"Overview of Capital Gains Tax on Investment Property"
for a profit, you will incur a capital gains tax, which could very well be one of your largest
Just like with stocks, commodities, businesses, or any other investment vehicle, any and all capital gains on investment property sales are taxable.
On the flip side, selling for a loss would act as one of your
but as long as you have a
long term investment horizon,
the chances you'll experience a loss when you sell are slim to none.
Disclaimer: Please note that I am no tax expert. There are many adjustments, rules, exceptions and special cases in the code pertaining to capital gains taxes, so please make sure you leverage the expertise of your accountant.
SHORT VS. LONG TERM CAPITAL GAINS TAX
Assuming you are holding your
multi family properties
in a single-member
real estate LLC,
your capital gains liability will depend on how long you owned each property that you sell.
The tax rate will be lower on "long-term capital gains," which are gains on assets that you hold for at least 1 year. This rate is currently 15% (5% for low income folks). The 15% rate is set to "expire" in 2010 and is expected to increase to 20% or more soon thereafter (boo!).
Short-term capital gains on investment property sales are taxed at a much higher rate called the "ordinary rate." The specific short-term capital gains tax rate depends on your personal tax bracket and could be as high as 35%.
CALCULATING YOUR CAPITAL GAINS TAX
Here are the steps to determine your capital gains tax:
- Determine your adjusted basis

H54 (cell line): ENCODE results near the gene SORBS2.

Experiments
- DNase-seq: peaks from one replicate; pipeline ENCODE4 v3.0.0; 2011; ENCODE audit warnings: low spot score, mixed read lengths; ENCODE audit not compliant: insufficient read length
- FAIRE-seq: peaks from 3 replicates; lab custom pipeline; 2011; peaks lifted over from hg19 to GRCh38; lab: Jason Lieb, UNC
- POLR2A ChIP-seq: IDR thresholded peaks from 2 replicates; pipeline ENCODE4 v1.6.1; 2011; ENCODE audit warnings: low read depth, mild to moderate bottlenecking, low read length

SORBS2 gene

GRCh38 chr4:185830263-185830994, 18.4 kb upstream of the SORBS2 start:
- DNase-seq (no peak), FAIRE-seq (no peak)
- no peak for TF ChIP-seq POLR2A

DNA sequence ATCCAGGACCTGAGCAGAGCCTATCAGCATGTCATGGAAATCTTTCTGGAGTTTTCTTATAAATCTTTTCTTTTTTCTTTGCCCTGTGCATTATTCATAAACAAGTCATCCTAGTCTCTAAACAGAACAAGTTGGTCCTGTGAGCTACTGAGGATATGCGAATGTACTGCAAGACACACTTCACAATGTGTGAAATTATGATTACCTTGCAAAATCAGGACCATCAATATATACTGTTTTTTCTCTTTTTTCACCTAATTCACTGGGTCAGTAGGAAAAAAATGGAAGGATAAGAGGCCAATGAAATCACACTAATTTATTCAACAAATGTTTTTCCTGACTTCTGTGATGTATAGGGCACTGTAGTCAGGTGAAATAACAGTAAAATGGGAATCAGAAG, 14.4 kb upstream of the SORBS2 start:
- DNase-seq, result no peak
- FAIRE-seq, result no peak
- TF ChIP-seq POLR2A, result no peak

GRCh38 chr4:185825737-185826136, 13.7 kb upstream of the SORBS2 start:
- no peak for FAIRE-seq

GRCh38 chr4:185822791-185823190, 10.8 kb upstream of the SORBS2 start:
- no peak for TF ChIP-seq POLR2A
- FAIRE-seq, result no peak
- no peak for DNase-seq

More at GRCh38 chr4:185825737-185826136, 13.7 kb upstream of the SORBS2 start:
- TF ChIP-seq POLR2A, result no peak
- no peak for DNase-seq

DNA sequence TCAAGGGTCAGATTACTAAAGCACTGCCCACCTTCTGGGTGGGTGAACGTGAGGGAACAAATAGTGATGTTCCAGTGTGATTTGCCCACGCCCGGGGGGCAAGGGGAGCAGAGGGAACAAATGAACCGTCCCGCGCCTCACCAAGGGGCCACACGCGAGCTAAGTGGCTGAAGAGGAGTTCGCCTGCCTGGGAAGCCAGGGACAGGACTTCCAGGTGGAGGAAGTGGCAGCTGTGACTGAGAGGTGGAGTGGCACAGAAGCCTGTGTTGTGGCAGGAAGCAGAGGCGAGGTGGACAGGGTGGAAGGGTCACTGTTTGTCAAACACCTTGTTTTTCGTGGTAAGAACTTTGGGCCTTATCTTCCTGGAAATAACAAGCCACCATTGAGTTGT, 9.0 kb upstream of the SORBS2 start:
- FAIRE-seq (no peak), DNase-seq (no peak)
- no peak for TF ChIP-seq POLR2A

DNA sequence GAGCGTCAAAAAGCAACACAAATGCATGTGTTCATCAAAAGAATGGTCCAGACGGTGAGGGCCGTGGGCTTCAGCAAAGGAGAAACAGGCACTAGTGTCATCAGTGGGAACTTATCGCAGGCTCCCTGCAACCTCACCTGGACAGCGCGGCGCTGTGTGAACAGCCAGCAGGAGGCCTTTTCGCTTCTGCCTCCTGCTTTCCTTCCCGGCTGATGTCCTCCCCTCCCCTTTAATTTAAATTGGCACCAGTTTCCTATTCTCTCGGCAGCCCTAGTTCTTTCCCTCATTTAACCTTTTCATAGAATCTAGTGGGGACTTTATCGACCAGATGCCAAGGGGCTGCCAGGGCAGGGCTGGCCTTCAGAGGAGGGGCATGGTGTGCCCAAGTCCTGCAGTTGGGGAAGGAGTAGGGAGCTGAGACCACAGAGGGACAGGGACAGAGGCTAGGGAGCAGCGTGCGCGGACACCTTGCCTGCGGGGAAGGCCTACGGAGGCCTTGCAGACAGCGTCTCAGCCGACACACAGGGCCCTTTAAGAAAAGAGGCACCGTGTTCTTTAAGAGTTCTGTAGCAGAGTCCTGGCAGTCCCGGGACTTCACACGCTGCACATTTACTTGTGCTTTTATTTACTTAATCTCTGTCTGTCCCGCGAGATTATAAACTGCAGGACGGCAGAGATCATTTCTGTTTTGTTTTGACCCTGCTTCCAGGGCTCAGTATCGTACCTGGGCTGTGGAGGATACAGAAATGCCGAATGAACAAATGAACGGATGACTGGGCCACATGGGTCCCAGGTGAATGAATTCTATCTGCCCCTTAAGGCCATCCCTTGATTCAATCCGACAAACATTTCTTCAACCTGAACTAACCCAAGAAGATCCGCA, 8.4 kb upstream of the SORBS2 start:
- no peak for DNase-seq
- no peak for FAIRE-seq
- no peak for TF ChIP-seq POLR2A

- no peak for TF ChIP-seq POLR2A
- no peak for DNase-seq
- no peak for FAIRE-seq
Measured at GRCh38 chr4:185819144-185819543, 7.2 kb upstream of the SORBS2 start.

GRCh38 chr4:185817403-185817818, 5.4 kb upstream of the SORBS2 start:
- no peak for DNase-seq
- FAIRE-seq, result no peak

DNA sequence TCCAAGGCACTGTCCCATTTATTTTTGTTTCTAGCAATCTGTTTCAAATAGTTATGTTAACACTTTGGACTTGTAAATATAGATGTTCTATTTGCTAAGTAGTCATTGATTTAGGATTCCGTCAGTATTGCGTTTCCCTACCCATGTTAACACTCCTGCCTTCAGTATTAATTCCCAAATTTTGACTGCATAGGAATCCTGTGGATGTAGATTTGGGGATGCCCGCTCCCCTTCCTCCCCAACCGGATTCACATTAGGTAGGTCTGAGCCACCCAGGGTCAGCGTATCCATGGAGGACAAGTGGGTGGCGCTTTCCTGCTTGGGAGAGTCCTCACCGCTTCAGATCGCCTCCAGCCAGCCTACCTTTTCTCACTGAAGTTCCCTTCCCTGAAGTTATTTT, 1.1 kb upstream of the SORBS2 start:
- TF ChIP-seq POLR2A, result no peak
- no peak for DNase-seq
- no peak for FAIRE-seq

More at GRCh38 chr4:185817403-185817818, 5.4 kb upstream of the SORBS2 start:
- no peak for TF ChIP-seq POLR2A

- Subtract your adjusted basis from your sell price (gross profit)
- Multiply gross profit by the appropriate capital gains tax rate (either 15% or the ordinary rate)
You must first determine the taxable amount (i.e., the amount of your gain). The taxable amount is the difference between your sell price and your adjusted basis.
Your original basis is the amount you paid when you
the property. From this, you will have to figure out your adjusted basis, which is the result of increasing or decreasing your original basis by doing certain things.
The following are items that increase your basis (add these costs to your original purchase price):
- The cost of improvements having a useful life of more than a year
- Assessments for local improvements
- Sales tax that is not deducted
- The cost of extending utility lines to the property
fees such as the cost of defending title
- Zoning costs
The following are items that will decrease your basis (subtract these costs from your original purchase price):
- Property depreciation
- Nontaxable corporate distributions
- Insurance reimbursements for casualty and theft losses
- Rebates from the manufacturer or seller
Of course, you'll want to increase your basis as much as legally possible in order to minimize your capital gains tax investment property expense.
OPTIONS TO DEFER CAPITAL GAINS TAX
The IRS allows you to defer capital gains taxes with certain tax planning strategies. I don't really worry about these things too much and so this topic is beyond the scope of this site.
But if you wanted to do your own independent research, here are the deferment strategies to investigate:
- 1031 exchange
- Structured sale
- Charitable trust (CRT)
- Private annuity trust
Of course no one wants to be taxed for capital gains on investment property sales, but hey, it's better than selling for a loss!
The bottom line is that absent of flat out deferment, you'll want to minimize your capital gains tax investment property liability by holding each property for more than 1 year and maximizing your adjusted basis.
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